Created in 1874, the zoo was an emblem of the European-influenced city. Afterward, it made few changes to its Victorian-era display of 1,500 animals.
The Buenos Aires city government has announced the closing of the Buenos Aires Zoo, a private enterprise. This is the first step in rededicating the 18-acre terrain located in Palermo, one of the most traditional neighborhoods in the Argentine capital. For 142 years, the site functioned as a zoo. The government head Horacio Rodríguez Larreta, announced that an interactive eco-park will be constructed, which involves the transfer of some 1,500 animals to natural reserves and sanctuaries across the country, from African elephants and rhinoceroses to snakes and exotic animals.
The closing of the zoo was an long-term petition of animal rights groups. In fact, 2015 was an especially dramatic year: a giraffe calf, two sea lions, and a mara, or Patagonian hare, died. The petitions, however, were difficult to advance in the form of bills in the city legislature. Now, the head of city government has decided how to resolve the matter. "The zoo cannot cope. We are convinced the decision to turn it into an eco-park is the right step, in tune with similar decisions that have been made in other large cities of the world. Now it will be an environmental complex that promotes environmental education. The number of animals will be reduced gradually," said Rodríguez Larreta.
As the years passed, the zoo remained in the middle of neighborhoods with skyscrapers, in front of the land of the Argentine Rural Society (ARS) and meters from the Botanical Garden. The Third of February Park extends to the east, which is the largest green space in the Argentine capital. In 1991, the zoo was privatized and its cages were modernized. An aquarium was built, the lions were moved to open pits, and the polar bears, locked in traditional cages until then, were moved to a swimming pool. However, the Victorian model for exhibiting the exotic animals was still used.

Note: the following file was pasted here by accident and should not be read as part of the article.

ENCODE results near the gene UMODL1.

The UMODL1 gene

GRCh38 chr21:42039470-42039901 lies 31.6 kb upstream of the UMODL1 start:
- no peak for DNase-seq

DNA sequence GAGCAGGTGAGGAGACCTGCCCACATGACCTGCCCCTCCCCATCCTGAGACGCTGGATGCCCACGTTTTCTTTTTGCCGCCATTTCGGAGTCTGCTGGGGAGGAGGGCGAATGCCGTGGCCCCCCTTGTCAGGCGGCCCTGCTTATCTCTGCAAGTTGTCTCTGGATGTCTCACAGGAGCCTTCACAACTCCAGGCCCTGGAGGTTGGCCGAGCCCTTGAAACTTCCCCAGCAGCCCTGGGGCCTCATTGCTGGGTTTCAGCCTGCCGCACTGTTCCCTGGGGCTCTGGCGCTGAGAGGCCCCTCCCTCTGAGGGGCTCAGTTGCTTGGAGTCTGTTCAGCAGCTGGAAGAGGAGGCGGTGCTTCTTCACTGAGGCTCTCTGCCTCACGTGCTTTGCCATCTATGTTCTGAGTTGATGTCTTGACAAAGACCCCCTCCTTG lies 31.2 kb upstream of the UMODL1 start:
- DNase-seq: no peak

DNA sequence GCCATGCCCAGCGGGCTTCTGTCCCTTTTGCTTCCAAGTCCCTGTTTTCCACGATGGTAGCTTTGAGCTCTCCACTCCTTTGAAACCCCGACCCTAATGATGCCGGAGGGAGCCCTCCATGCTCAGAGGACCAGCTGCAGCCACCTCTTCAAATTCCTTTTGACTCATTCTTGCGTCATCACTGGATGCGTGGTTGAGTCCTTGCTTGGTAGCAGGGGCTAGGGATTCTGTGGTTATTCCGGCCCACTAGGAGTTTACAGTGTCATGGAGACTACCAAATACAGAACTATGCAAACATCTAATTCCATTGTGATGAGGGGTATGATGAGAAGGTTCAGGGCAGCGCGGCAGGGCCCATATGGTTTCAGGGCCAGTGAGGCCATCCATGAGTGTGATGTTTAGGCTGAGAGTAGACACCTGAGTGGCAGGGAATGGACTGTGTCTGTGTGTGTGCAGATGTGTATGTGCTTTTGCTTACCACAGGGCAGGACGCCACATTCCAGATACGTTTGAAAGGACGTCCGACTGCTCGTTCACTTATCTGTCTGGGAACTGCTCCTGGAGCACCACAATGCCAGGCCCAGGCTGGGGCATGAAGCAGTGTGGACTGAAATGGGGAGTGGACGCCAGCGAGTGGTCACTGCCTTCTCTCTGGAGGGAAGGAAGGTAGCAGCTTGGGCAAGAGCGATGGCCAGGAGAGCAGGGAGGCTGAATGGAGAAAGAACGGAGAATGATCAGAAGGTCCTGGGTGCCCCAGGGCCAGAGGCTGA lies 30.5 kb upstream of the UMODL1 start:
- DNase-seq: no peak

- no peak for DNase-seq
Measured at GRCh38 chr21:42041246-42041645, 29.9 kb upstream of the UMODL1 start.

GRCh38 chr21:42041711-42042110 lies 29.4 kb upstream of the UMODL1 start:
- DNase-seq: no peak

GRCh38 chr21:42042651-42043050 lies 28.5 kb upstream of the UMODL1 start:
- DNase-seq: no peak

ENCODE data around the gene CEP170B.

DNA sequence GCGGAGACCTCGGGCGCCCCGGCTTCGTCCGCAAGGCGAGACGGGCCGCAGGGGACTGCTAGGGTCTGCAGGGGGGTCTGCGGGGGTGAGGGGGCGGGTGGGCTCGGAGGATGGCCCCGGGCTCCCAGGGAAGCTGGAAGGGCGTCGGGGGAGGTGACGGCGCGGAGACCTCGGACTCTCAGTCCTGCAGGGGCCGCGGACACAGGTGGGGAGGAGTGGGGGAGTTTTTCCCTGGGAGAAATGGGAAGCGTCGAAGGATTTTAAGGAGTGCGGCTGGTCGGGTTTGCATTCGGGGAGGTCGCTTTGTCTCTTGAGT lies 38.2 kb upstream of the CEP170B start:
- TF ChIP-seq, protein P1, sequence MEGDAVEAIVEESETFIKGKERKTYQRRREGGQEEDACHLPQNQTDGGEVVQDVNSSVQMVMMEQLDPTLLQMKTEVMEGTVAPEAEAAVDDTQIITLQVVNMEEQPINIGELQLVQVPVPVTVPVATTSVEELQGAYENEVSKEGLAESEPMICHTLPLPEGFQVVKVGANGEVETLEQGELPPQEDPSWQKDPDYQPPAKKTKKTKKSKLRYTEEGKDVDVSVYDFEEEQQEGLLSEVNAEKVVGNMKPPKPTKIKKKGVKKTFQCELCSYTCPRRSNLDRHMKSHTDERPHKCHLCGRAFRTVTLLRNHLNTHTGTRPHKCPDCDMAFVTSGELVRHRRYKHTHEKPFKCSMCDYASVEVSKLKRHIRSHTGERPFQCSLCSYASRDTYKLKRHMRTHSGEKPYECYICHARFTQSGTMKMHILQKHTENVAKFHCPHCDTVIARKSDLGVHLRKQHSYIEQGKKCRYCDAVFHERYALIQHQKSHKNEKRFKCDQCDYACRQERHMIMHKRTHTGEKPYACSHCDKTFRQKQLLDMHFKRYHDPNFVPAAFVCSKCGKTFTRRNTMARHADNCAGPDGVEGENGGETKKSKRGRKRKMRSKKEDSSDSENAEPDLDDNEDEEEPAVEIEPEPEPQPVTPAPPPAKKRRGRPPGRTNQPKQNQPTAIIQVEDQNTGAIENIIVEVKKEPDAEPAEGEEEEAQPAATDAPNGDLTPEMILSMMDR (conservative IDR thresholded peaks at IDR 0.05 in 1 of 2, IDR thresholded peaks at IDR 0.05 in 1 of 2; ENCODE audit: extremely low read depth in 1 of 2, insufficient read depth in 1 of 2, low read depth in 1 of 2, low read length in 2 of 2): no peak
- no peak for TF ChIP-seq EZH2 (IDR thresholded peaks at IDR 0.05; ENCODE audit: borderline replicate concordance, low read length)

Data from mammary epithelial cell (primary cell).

"The most important thing is to break with the captivity and exhibition model," said Gerardo Biglia, lawyer for the NGO SinZoo, one of the biggest supporters of closing the zoo. "A zoo transmits a perverse message, especially since the target audience is children, and we are telling them that locking up a living being for our entertainment is valid. I believe that now the model is changing, and we have been ready for a long time because when you suggest to children that it is not okay to lock up animals, it seems obvious to them," explains Biglia. There were multiple judicial filings against the poor conditions of the zoo animals' enclosures, but few were successful. A drop in income made the zoo unprofitable and the financial officers of the company stopped paying fees 6 months ago, anticipating the official conversion plans. The Committee for the Transformation of the Buenos Aires Zoo recommended moving toward an eco-park model that would be open to the community. Before the animals are removed, they will be registered, their health status checked, and their new location determined.
The government estimates that around 50 species will remain because moving them would put their lives at risk. Among them is the orangutan Sandra, who rose to fame after a court ruling declared her "subject to rights as a non-human person." Explains Biglia, "Sandra's problem is that she is a hybrid, a mixture of Borneo and Sumatra's orangutan, and that's why she doesn't socialize with others of her species." Eventually, the intention is that all animals who remain will no longer be exhibited. "What you need to do is to remove the stress on the animal from being exhibited. Today they are like pieces in a museum: the place the animals sleep is closed off when the public arrives, forcing them to be visible," says the lawyer of SinZoo.
The official idea is to convert zoo buildings into interactive spaces for environmental education, with the support of technological media. It will also serve as an animal clinic for animals that have been victims of illegal trafficking. The design of the park will be chosen in an international competition of urban planners and landscapers. In addition, the residents of Buenos Aires can submit projects for the transformation of the green space, which will be evaluated by a jury.